Presidency is killing me â Duterte
Duterte, who will celebrate his birthday on March 28, admitted feeling drained by the workload, travels, engagements and other official activities he has to do every day, in and out of Malacañang.
Michael Varcas

Presidency is killing me – Duterte

Marichu A. Villanueva (The Philippine Star) - March 17, 2018 - 12:00am

MANILA, Philippines — Turning 73 years old later this month, former Davao City mayor Rodrigo Duterte feels the presidency is “killing” him as his administration wraps up its second year.

Duterte, who will celebrate his birthday on March 28, admitted feeling drained by the workload, travels, engagements and other official activities he has to do every day, in and out of Malacañang.

He’s not complaining but merely responding to a question on how he found his job since assuming power on June 30, 2016.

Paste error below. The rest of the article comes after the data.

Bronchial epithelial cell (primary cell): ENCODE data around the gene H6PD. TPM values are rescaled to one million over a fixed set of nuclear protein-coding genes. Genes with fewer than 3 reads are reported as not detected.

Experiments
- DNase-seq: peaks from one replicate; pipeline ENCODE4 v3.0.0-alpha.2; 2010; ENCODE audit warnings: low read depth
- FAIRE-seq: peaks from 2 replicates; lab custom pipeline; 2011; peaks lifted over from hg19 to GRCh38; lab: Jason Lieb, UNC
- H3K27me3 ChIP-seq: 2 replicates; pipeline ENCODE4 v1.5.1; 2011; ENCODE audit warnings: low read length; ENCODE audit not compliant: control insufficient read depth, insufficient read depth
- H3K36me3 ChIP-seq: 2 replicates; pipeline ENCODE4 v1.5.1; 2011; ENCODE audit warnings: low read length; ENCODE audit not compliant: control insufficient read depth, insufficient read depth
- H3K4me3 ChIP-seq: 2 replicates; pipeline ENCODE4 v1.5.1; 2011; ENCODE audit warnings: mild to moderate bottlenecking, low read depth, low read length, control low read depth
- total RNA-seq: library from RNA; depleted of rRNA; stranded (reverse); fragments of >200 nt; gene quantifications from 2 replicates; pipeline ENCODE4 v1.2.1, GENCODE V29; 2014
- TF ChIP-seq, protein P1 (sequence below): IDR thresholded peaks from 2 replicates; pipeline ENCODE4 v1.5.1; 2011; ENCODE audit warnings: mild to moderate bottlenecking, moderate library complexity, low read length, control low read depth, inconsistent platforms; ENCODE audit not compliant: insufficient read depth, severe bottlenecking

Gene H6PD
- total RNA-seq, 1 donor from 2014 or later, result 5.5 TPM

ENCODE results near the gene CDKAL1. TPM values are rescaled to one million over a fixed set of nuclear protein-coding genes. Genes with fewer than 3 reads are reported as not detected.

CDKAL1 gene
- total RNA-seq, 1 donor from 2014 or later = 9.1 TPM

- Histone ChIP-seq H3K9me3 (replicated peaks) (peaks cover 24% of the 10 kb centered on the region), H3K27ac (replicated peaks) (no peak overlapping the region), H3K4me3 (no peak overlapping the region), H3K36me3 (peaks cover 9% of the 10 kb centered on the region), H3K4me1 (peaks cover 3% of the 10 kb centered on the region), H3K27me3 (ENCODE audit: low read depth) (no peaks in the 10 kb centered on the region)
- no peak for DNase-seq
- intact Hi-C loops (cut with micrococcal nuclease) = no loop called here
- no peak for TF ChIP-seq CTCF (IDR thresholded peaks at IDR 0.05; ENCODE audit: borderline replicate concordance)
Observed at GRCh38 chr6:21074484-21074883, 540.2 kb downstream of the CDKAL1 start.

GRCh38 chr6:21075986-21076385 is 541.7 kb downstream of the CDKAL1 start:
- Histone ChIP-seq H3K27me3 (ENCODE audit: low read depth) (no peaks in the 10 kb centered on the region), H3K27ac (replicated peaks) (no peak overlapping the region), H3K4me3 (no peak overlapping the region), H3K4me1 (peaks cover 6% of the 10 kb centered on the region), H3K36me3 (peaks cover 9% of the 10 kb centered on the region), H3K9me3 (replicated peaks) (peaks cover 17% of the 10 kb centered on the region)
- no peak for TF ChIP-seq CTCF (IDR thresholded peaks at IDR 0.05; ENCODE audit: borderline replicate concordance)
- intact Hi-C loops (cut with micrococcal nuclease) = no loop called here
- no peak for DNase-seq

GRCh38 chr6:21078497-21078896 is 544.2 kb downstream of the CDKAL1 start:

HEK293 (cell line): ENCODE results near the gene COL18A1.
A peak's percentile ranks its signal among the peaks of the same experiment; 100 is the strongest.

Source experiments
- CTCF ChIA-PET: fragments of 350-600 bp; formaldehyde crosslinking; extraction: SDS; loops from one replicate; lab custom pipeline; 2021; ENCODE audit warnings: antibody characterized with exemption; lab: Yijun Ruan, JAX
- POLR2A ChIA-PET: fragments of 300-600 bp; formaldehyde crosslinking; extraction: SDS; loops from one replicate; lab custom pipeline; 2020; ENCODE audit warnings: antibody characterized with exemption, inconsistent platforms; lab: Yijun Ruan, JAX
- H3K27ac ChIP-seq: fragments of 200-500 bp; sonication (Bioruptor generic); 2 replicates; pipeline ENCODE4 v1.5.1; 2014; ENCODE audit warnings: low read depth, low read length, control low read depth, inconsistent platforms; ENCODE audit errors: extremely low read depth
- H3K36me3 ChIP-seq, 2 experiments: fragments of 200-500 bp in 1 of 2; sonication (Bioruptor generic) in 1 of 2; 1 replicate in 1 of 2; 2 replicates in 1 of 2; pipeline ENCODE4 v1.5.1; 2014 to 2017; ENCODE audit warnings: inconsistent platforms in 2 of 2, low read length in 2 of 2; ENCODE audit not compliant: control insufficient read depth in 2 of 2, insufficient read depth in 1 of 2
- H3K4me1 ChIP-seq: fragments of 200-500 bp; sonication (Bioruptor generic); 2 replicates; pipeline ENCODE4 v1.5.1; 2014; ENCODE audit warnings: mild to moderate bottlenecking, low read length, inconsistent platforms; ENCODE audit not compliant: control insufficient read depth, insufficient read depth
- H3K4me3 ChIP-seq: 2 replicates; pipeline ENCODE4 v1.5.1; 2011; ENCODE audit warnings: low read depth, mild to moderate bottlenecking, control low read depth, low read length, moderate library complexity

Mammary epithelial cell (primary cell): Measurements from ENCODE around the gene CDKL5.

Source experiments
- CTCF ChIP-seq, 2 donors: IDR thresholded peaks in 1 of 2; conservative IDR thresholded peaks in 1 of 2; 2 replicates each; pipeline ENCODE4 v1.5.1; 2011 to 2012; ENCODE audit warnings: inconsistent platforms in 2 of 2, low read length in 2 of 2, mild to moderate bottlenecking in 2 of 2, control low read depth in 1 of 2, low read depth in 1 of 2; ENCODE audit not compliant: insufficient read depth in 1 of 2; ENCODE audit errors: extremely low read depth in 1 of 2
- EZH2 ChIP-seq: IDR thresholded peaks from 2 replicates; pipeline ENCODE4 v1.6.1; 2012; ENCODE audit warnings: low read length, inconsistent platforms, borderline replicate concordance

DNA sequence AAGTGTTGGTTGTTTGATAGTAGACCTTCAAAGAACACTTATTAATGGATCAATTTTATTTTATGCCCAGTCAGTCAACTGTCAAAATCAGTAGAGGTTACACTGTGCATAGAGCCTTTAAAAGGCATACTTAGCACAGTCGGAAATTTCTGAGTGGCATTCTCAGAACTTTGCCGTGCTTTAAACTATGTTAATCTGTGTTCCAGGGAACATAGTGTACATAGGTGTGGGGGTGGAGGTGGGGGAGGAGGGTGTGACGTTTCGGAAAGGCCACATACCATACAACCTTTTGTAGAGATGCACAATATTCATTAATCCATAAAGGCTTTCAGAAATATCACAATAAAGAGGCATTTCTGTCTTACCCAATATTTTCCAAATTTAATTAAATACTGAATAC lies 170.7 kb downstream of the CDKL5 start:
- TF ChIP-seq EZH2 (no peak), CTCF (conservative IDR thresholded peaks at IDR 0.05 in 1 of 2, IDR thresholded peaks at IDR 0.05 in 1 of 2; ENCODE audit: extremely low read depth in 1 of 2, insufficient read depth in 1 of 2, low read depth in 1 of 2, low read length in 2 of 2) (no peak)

“It’s a killing job,” the President told select columnists from mainstream media that included The STAR last Tuesday night at the Palace.

“You have to make hard decisions and yet every one is not happy,” the President explained. “But I think God has placed me here to do this job in this generation of our country, faced with so many problems from insurgency, illegal drugs.”

Speaking of realities, Duterte estimated he would get P4 million to P5 million in retirement benefits if he completes his six-year term in office, an amount that might be enough to pay for his medical expenses.

During the presidential campaign in 2016, he admitted he had a slipped disc from a motorcycle accident 10 years ago. He would have undergone surgery to remedy it but his partner Honeylet Avanceña advised him against it, as the procedure is risky and could be fatal.